How Exercise Can Increase Longevity, From An Orthopedic Surgeon
Your level of fitness matters more than the time spent exercising. More is not always better. We can become fit without having to exercise ourselves to exhaustion every day. Drinking water is healthy too, but drinking gallons a day is not. Drink to thirst. Not more than that. Whether it be exercise, medication, or water, the dose matters.
Achieving aerobic fitness will take some effort. And the method you choose will be the one you enjoy most. Walking, swimming, spinning, yoga, dance, cycling, and running all have their place...within reason. Your heart doesn't care what is causing your heart rate to rise. Any form of aerobic exercise can work. Some studies showed that tennis is one of the best exercises. Probably because it combines aerobic training and socializing. Loneliness is a grave health issue these days.
The importance of recovery.
It is also of the utmost importance that you respect your body's need to recover. Recovery is a weapon for those who compete, but it's critical to rest and sleep well to achieve proper metabolic health. Your risk of a heart attack is higher, your immune system's function diminishes, and your insulin resistance increases after a poor night's sleep. Every physiological process in our body is adversely affected by a poor night's sleep. Proper sleep, hopefully eight hours per day, is optimal for most.
Adequate nutrition is vital so your body can perform the repairs it needs following daytime activity. Just keep in mind...we want to avoid overestimating how many calories we burn in a day. We do not want to overindulge or reward ourselves for being more active. Yes, we want adequate nutrition to build muscle mass, but we do not want to contribute to a caloric excess for the day.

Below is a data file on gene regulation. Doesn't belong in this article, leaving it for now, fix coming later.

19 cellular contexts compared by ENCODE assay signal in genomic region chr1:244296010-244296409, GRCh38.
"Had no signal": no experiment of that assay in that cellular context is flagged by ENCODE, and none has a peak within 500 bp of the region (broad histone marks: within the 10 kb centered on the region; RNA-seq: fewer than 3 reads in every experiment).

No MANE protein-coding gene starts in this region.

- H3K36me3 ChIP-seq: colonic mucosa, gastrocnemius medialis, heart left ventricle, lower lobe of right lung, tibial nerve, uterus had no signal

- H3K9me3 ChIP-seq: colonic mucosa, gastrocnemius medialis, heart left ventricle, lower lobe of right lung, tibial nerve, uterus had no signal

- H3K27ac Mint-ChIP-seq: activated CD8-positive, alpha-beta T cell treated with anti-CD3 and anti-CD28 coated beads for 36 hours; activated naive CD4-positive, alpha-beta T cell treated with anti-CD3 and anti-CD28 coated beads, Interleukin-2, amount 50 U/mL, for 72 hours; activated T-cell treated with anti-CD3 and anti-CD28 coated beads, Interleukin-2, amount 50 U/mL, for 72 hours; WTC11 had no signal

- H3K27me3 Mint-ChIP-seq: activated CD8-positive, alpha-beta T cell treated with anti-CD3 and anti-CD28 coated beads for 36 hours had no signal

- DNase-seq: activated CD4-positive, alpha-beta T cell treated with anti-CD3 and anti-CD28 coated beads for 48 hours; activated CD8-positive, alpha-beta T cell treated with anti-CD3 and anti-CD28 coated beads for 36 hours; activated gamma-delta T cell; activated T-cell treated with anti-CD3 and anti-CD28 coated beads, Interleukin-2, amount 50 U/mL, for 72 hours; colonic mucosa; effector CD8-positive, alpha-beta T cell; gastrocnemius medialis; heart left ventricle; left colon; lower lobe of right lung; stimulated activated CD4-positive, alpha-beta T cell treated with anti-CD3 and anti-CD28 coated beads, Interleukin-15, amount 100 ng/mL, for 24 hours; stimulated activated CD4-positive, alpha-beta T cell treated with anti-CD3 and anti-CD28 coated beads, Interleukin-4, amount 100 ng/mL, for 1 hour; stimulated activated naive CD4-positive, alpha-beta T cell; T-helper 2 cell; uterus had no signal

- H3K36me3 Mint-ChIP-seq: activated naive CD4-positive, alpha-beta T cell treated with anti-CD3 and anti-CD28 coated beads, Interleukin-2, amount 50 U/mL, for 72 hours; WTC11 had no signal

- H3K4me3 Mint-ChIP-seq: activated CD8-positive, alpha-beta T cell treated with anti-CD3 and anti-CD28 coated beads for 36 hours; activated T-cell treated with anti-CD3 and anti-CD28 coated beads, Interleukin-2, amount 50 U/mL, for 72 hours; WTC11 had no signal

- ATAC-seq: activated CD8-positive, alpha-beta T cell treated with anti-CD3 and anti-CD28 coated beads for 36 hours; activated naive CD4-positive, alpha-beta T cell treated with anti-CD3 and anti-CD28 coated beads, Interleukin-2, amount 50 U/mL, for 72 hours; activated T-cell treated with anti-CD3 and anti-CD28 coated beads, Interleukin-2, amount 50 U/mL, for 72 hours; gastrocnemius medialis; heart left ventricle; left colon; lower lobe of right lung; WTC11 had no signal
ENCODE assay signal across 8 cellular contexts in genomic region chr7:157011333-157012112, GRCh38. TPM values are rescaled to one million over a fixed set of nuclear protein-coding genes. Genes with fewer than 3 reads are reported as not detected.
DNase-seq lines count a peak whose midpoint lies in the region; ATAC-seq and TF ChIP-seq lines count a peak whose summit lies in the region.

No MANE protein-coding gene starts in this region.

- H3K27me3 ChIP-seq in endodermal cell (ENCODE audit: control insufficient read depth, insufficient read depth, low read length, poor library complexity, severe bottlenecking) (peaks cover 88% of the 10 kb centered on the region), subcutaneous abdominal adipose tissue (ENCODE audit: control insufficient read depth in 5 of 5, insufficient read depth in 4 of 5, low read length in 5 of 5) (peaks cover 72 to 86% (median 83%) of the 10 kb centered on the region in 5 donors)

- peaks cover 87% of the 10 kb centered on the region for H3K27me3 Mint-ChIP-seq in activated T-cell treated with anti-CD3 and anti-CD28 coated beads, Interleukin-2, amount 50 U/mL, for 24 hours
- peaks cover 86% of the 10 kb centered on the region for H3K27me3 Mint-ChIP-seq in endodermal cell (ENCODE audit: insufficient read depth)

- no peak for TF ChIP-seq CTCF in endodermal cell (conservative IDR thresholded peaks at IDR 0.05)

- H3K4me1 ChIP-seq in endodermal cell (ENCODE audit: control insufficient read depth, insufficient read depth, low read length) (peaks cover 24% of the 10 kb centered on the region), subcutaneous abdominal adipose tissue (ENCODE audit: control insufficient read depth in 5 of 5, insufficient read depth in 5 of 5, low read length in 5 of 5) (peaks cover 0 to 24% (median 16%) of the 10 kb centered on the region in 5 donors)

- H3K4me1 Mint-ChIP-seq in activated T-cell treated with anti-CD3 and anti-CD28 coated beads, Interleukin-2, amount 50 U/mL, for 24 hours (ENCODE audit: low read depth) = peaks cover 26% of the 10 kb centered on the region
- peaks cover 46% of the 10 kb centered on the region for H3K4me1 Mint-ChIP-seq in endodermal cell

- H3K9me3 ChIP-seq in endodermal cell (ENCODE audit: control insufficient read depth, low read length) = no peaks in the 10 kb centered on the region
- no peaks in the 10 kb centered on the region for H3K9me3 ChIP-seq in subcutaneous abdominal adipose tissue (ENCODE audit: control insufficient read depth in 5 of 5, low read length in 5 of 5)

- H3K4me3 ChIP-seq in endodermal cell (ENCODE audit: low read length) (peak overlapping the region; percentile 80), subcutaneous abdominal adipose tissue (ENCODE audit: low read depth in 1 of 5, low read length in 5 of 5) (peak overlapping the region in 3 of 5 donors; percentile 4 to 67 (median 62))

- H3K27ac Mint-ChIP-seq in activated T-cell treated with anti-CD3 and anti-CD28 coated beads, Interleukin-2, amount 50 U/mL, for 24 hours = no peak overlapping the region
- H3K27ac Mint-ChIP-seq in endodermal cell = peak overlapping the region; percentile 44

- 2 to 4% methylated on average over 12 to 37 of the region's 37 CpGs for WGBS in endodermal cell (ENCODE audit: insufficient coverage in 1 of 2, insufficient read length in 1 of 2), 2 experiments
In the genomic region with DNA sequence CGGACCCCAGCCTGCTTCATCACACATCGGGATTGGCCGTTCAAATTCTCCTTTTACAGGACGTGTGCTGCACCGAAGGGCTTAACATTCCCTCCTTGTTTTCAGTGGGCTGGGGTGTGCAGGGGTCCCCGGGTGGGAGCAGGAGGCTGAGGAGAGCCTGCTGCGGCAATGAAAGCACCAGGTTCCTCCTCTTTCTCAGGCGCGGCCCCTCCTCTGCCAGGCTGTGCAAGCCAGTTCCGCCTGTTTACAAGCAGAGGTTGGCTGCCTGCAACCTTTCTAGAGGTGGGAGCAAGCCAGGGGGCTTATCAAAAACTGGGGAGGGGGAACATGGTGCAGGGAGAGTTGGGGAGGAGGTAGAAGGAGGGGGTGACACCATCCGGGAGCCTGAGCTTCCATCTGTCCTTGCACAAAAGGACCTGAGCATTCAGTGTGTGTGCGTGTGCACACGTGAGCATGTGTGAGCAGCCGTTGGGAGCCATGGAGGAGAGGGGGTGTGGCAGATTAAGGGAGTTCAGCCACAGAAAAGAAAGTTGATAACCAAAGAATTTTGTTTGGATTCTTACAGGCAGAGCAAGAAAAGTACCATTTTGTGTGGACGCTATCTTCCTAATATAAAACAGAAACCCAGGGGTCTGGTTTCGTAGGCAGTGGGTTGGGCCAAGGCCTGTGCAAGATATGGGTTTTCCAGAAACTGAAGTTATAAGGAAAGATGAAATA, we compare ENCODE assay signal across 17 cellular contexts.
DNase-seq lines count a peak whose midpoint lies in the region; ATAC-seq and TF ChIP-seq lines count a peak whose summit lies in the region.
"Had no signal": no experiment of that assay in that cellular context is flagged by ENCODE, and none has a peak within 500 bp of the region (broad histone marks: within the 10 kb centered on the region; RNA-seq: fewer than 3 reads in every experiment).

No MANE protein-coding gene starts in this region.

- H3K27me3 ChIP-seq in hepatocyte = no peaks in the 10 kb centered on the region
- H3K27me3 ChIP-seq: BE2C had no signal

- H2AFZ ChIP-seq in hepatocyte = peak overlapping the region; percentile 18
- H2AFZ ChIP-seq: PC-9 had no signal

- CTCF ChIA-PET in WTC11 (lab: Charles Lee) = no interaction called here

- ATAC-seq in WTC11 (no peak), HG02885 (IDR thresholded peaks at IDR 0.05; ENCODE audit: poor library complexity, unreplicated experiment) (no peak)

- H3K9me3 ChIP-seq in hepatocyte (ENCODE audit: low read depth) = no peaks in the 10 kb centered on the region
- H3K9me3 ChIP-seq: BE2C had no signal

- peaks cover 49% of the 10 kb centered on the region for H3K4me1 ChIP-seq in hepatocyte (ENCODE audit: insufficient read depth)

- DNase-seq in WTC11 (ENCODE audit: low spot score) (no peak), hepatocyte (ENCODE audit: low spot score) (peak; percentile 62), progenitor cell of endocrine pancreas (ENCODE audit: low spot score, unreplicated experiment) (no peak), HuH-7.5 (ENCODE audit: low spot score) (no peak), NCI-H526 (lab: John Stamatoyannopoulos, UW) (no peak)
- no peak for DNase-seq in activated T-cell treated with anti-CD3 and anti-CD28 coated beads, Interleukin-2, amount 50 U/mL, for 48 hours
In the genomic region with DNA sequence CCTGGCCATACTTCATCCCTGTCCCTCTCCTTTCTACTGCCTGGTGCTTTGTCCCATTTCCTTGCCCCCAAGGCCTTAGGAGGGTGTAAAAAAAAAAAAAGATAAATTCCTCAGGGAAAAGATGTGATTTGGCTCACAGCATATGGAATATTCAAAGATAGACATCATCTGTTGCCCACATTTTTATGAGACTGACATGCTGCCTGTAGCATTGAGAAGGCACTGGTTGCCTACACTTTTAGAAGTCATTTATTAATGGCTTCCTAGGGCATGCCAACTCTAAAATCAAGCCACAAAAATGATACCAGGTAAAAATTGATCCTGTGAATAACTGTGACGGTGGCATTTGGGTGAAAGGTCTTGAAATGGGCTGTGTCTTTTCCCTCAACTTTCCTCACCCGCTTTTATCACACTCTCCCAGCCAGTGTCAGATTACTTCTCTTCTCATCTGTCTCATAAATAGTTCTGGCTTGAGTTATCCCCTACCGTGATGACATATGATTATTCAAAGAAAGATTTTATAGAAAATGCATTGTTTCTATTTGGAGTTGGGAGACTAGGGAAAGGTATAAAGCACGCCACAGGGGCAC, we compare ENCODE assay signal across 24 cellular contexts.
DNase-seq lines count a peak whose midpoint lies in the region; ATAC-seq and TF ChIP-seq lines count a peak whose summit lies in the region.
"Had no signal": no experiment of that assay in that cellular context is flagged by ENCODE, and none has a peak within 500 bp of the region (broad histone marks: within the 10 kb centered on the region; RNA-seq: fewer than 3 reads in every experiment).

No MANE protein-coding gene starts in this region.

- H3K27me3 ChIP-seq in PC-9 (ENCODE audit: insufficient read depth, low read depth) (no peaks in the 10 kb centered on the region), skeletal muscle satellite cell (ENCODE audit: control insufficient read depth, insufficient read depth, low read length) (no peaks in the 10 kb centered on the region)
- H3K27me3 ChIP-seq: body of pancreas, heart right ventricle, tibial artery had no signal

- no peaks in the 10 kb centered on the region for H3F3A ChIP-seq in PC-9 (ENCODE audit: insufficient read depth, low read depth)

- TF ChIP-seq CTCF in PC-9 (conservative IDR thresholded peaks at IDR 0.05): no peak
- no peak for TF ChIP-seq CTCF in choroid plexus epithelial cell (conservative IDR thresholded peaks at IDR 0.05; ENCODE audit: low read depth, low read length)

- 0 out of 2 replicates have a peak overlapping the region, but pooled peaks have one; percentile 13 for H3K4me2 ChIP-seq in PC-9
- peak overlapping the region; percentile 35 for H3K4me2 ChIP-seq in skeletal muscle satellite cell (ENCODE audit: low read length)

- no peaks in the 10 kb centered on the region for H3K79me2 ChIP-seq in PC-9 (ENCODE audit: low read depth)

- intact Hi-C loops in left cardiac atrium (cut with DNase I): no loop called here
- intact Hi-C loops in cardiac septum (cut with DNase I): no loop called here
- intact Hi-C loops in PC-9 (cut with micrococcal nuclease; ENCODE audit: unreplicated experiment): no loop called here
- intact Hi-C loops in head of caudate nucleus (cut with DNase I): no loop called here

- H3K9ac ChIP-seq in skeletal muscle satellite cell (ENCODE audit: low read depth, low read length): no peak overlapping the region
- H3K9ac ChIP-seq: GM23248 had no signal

Fitness & longevity.
It is essential to keep in mind that people's fitness level is important, not the activity they utilize to get there. Fitness grants us a decreased risk of disease, not a specific activity—and not necessarily the total amount of time exercising. As little as 6,000 steps a day can make a difference.
So, fitness appears to influence longevity and living better, but how that aerobic fitness is achieved and maintained matters too! It is possible to achieve a desired level of fitness without crushing yourself every day. Think of it as moving more and moving more often.
Perhaps not surprisingly, the authors of one study found that the fittest among us had the lowest BMI1 (body mass index). But they found that the fittest had higher cholesterol and LDL readings, too. Hmm.
Your cholesterol number in isolation is not the best predictor of cardiac disease or heart attacks. People with normal cholesterol levels are dying of heart attacks, and people with cholesterol levels above 200 mg/dl aren't. Our bodies are very complex organisms.
Your body's level of inflammation, triglycerides, small particle LDL, Lp(a), ApoB, and other parameters help us craft a better assessment of your overall metabolic stability and risk for cardiac disease. Someone with triglycerides that are through the roof but a cholesterol level of 180 probably has a higher chance of developing cardiac issues than someone with normal triglyceride levels. High triglyceride levels are associated with diseases such as metabolic syndrome, which elevates our levels of systemic inflammation. Extreme fitness, not extreme duration, is best.
An exciting part of this study was that people with "extreme" or elite-level fitness were found to have a lower chance of dying than others at a lower level of fitness. That's interesting. Previous studies have shown a U-shaped curve, or reverse J-curve. Those who didn't exercise and those who exercised too much had similar chances of dying from a cardiac issue. Only those who exercised moderately had a lesser chance of disease and death from cardiac disease.
The data on this subject is still unsettled. Three to four hours of movement each week is our target. Each step counts toward that goal, even your five-minute walk from the parking lot. Call it what you like...exercise versus movement; the key is to move, move often and occasionally with ferocious intent.